The Shared cM Project is a collaborative research project that uses data from 100s of genealogists to generate shared DNA ranges and averages for nearly 50 different genealogical relationships. The most recent version of the Shared cM Project, Version 4.0, was released on March 27, 2020 (I had so much free time in the early days of the pandemic!). See “Version 4.0! March 2020 Update to the Shared cM Project!”
Several years ago, Jonny Perl – creator of the invaluable genealogical website DNAPainter.com – graciously converted the results of the Shared cM Project into a dynamic online tool. With this FREE tool, a genealogist can enter an amount of DNA shared (in cM) with a match at a testing company, and the possible relationships for that shared amount will highlight in the graphic. In addition, clicking on any of the relationship boxes produces a pop-up that reveals the histogram for that relationship (arguably the most valuable aspect of the Shared cM Project).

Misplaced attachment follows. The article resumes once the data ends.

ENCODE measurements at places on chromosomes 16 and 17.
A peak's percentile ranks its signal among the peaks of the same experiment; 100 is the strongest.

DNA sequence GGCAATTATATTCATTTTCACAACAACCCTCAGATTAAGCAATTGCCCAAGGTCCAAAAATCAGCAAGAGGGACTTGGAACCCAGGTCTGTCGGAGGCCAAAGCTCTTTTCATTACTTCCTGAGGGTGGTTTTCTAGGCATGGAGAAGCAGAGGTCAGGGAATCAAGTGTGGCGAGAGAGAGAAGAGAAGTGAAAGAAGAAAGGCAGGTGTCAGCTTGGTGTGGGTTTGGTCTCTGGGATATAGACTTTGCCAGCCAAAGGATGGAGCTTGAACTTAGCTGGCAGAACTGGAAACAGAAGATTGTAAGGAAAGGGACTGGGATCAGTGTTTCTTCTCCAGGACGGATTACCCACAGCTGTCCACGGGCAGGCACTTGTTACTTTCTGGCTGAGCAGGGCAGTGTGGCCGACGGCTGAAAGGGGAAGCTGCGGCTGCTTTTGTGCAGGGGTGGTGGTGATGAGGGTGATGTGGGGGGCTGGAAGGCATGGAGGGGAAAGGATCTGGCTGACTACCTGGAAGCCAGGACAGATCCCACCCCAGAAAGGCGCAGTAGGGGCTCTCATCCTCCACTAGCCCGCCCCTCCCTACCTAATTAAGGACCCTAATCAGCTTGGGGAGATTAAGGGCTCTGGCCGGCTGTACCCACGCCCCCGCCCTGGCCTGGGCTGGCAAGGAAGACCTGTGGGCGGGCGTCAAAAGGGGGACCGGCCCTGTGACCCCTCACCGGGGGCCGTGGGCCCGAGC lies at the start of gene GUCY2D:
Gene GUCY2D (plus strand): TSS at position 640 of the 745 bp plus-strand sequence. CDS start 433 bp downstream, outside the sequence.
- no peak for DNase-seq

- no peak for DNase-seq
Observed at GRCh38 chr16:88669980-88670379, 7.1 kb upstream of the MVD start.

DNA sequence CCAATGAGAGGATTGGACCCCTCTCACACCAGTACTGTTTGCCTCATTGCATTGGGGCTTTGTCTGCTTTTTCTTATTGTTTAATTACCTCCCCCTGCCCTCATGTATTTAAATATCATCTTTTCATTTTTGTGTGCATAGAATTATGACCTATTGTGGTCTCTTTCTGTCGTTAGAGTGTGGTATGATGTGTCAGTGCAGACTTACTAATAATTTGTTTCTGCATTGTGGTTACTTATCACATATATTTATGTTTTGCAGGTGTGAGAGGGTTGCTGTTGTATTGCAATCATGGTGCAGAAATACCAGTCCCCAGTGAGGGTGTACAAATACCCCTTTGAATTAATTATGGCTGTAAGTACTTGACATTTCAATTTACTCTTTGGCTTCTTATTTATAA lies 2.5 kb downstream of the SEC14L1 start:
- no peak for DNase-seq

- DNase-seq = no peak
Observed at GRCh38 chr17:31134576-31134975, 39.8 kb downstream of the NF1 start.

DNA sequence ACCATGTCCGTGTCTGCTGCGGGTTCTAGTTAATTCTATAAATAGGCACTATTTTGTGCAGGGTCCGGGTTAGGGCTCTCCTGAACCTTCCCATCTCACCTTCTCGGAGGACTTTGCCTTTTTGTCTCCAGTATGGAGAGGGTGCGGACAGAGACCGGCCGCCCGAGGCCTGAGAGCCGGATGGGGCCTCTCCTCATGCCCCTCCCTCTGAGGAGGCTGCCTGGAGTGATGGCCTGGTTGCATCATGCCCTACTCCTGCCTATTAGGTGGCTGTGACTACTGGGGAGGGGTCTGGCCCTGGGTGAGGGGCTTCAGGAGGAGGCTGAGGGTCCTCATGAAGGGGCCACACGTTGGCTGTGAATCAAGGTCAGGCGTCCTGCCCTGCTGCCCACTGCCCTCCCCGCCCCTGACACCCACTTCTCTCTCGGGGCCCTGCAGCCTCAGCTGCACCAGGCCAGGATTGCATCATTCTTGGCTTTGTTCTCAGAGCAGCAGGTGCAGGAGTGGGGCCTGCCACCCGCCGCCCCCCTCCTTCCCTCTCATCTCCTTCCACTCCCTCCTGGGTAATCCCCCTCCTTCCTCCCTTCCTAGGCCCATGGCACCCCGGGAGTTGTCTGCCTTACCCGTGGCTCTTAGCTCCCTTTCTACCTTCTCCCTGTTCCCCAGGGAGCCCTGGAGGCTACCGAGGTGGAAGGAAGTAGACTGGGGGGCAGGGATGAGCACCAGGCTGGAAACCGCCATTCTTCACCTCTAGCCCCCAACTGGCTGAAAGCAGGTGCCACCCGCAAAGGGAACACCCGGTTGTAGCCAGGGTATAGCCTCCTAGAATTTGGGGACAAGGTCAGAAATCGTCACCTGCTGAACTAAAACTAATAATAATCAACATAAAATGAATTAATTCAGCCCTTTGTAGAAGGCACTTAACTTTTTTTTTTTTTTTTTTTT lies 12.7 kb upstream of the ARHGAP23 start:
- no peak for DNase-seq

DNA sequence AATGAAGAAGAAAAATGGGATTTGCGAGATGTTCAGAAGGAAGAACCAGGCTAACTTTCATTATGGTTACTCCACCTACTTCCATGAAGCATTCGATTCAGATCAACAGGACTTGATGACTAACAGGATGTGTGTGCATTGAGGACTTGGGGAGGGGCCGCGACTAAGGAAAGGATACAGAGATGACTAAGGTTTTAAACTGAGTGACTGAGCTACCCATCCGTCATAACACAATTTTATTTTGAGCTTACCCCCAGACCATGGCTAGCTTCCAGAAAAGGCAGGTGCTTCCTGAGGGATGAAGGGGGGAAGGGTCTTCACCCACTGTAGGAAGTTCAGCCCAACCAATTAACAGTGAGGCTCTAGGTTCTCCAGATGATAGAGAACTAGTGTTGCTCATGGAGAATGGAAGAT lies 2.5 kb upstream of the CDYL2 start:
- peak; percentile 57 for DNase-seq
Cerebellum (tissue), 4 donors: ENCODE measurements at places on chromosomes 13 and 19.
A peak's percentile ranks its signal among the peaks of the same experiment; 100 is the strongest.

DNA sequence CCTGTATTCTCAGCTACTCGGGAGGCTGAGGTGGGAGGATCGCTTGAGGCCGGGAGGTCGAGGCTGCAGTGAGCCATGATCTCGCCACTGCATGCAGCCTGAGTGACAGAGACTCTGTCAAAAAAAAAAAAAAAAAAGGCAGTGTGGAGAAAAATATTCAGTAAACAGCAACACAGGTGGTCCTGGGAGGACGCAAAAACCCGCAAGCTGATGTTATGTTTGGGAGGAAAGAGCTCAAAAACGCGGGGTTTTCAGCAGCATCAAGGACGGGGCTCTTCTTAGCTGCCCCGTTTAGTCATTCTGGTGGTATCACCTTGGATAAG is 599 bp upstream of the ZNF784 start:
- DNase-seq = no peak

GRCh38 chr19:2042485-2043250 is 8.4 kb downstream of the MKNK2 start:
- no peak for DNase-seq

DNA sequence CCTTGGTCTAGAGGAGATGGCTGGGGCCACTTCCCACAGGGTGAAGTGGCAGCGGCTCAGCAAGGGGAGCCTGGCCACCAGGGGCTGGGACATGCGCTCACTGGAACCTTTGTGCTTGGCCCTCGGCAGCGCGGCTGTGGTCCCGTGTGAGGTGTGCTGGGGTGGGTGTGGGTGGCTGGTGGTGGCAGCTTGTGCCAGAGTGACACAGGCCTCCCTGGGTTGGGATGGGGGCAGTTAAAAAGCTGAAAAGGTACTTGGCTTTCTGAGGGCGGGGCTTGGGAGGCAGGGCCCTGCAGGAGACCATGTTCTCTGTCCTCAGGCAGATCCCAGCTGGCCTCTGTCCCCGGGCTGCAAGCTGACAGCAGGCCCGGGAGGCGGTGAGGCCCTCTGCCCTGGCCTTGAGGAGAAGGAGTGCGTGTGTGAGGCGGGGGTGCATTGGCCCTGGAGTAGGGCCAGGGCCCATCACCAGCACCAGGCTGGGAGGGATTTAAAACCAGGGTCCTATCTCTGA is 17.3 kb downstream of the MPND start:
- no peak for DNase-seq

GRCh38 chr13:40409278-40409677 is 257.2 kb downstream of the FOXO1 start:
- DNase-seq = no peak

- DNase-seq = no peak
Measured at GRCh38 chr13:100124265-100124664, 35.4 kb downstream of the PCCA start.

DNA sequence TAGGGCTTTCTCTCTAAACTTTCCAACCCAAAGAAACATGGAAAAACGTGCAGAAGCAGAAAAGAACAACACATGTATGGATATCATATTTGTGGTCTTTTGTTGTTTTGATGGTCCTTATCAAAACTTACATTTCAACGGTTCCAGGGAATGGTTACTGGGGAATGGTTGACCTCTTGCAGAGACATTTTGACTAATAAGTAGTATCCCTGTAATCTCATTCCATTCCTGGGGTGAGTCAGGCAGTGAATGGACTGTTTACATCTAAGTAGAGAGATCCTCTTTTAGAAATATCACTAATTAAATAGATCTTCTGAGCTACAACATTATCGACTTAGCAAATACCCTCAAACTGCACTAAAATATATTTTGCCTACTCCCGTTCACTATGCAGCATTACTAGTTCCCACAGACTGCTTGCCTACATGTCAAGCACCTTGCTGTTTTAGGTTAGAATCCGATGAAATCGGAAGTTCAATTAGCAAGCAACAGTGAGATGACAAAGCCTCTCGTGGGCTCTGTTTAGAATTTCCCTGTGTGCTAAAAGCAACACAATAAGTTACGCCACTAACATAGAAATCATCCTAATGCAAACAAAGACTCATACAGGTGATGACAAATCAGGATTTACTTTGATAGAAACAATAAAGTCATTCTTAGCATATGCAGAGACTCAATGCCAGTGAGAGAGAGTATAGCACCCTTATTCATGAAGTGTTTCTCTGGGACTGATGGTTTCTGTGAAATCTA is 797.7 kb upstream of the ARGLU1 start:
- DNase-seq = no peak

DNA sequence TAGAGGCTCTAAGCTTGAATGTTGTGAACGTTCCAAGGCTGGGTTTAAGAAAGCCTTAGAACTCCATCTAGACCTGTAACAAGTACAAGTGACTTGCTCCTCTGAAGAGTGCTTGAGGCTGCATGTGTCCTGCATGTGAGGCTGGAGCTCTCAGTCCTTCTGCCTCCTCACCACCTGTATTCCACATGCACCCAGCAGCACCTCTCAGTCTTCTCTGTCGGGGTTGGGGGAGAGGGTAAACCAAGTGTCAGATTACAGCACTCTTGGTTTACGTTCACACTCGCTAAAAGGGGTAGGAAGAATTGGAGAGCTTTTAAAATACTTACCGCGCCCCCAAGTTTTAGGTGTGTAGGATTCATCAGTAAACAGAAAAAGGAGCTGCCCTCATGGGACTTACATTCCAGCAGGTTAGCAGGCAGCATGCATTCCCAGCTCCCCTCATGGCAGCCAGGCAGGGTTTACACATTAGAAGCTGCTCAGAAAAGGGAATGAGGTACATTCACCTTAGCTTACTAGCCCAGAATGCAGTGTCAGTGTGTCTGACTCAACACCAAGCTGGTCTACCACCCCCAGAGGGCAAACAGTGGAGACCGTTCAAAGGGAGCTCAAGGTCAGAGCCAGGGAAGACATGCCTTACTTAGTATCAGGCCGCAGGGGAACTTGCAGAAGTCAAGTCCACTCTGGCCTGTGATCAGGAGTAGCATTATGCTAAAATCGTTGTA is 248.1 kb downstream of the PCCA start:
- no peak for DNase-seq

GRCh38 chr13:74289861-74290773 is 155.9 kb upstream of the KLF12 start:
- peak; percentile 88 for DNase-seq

TL:DR Executive Summary:
Small segments have long been a controversial subject in the genealogy community. Some love them, some hate them. Here we will look at all the available evidence surrounding small segments, some of the misconceptions associated with them, and some of the ways we might be able to utilize small segments in our research.
One of the biggest problems surrounding the discussion of small segments it that there is no strict definition of the term. A “small segment” to one person might be anything 5 cM or less, while a “small segment” to another person might be anything less than 10 cM. And there are many other variations. For purposes of this analysis, we will define a small segment as any single segment of DNA less than 8 cM (although segments as high as 10 cM or more can be problematic as well).
During a phone call with AncestryDNA representatives this week (unfortunately I was not able to attend), numerous genealogists heard two major announcements:
The announcement started to appear on the DNA match list page yesterday:
Clicking on the link brings up information about the changes:
The changes to the DNA match list comprise the following:
From the announcement: “The DNA you share with a match is distributed across segments – short segments, long segments, or some combination of both. Our updated matching algorithm may reduce the estimated number of segments you share with some of your DNA matches. This doesn’t change the estimated total amount of shared DNA (measured in centimorgans/cM) or the predicted relationship to your matches.”